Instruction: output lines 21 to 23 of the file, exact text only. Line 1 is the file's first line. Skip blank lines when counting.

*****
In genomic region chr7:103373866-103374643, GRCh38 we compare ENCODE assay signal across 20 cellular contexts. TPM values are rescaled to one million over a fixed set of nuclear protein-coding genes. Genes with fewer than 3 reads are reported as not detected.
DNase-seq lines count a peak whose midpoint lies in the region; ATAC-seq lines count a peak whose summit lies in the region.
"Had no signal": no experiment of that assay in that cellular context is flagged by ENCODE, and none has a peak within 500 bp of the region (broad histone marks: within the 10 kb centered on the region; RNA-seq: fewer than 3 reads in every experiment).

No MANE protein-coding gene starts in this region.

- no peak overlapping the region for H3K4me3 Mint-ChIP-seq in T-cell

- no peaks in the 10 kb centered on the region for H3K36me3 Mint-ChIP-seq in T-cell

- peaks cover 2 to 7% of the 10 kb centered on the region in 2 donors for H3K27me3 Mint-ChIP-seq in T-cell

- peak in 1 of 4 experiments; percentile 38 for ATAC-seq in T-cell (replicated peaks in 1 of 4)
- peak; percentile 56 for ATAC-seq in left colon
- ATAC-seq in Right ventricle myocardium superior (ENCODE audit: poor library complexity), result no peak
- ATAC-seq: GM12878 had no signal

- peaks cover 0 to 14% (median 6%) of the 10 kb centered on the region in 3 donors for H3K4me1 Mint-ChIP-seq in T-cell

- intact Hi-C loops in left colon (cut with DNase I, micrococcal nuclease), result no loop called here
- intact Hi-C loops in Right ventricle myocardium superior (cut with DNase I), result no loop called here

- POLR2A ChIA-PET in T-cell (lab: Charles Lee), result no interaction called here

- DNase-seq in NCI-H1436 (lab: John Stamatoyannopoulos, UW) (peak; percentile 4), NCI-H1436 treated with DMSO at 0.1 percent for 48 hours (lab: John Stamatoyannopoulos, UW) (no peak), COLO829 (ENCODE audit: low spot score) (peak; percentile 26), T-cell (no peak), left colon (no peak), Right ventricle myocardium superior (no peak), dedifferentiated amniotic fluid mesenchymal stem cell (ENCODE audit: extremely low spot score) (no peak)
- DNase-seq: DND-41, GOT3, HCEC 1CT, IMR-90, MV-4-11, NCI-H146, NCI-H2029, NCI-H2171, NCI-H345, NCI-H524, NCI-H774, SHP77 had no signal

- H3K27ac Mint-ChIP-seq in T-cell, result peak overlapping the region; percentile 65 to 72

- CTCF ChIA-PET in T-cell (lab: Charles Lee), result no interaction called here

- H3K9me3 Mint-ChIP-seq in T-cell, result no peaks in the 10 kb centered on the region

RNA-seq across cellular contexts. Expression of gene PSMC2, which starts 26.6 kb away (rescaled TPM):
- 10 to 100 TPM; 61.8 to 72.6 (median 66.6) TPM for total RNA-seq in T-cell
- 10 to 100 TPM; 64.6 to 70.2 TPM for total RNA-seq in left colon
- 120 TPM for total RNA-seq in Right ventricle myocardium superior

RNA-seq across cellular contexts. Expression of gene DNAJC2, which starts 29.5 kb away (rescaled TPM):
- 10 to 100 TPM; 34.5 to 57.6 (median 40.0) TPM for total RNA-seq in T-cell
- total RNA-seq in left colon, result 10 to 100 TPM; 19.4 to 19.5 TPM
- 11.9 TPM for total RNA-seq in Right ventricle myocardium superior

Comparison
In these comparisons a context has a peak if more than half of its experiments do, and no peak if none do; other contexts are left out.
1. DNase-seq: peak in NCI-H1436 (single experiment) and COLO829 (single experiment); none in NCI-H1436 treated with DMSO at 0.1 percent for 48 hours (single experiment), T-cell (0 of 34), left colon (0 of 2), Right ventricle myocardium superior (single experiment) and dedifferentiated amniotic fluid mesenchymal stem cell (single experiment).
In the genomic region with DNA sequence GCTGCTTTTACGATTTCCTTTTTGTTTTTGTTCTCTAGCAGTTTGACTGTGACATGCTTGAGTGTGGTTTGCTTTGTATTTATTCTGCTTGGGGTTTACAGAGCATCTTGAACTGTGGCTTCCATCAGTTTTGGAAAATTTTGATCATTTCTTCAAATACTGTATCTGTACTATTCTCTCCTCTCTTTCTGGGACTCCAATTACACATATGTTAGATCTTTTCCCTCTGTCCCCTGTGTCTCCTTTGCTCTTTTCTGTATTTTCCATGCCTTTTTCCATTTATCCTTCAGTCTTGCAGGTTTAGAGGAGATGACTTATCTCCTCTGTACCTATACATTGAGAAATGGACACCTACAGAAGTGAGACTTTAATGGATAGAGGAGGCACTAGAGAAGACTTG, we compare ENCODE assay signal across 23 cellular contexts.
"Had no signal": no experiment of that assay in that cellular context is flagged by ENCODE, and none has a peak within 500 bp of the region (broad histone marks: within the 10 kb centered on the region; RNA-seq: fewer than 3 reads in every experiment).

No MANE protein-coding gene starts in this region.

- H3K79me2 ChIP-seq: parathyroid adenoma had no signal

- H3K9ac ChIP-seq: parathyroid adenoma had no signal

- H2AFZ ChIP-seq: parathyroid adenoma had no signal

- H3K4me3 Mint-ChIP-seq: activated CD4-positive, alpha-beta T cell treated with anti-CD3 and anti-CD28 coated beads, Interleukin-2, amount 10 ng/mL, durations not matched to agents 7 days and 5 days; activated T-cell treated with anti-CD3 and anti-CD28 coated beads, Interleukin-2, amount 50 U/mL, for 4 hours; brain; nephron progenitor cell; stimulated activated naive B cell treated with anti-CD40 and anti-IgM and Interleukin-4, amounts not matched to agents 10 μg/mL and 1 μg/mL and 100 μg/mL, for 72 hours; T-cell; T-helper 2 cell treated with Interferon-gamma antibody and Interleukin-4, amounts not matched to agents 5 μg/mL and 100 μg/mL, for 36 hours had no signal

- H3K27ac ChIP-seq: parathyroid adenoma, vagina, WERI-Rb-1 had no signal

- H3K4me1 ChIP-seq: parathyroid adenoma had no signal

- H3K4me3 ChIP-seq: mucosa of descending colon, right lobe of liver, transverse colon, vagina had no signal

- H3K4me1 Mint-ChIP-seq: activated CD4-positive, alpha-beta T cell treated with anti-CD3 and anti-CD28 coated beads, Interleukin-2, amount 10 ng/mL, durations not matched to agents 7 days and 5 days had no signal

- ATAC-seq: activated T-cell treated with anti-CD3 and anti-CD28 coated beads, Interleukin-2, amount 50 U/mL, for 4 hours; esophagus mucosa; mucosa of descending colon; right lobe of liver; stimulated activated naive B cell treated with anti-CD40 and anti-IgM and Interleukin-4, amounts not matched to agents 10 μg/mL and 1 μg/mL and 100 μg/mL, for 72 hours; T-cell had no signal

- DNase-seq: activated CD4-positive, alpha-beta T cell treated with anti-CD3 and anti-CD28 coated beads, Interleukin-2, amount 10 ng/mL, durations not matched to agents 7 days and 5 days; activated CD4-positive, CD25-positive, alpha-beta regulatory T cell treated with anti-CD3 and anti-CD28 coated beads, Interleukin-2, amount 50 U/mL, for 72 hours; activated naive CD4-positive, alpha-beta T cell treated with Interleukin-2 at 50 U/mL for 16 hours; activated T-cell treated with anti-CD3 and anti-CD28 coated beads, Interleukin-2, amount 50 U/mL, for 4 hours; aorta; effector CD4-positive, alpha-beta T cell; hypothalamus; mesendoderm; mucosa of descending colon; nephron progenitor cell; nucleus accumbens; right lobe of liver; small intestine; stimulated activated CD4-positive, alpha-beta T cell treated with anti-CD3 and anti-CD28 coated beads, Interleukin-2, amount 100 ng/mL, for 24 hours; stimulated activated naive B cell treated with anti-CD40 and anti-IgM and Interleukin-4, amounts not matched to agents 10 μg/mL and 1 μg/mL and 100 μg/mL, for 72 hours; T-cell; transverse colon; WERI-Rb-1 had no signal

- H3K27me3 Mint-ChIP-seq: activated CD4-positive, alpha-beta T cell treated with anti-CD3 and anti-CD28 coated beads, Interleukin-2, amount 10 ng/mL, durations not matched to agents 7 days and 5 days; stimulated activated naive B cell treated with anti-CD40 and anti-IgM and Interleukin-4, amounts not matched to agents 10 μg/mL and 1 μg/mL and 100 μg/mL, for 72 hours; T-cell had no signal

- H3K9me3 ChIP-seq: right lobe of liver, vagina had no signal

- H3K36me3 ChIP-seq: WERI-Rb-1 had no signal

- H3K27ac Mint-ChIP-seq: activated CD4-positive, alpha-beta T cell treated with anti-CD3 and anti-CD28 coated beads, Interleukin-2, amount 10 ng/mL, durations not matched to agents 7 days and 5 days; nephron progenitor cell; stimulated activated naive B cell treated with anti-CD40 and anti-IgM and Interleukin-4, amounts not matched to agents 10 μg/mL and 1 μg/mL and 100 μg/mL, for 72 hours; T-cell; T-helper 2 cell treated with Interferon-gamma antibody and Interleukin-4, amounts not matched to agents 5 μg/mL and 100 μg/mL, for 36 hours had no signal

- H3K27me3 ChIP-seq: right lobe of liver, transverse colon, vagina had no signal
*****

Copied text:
RNA-seq across cellular contexts. Expression of gene PSMC2, which starts 26.6 kb away (rescaled TPM):
- 10 to 100 TPM; 61.8 to 72.6 (median 66.6) TPM for total RNA-seq in T-cell
- 10 to 100 TPM; 64.6 to 70.2 TPM for total RNA-seq in left colon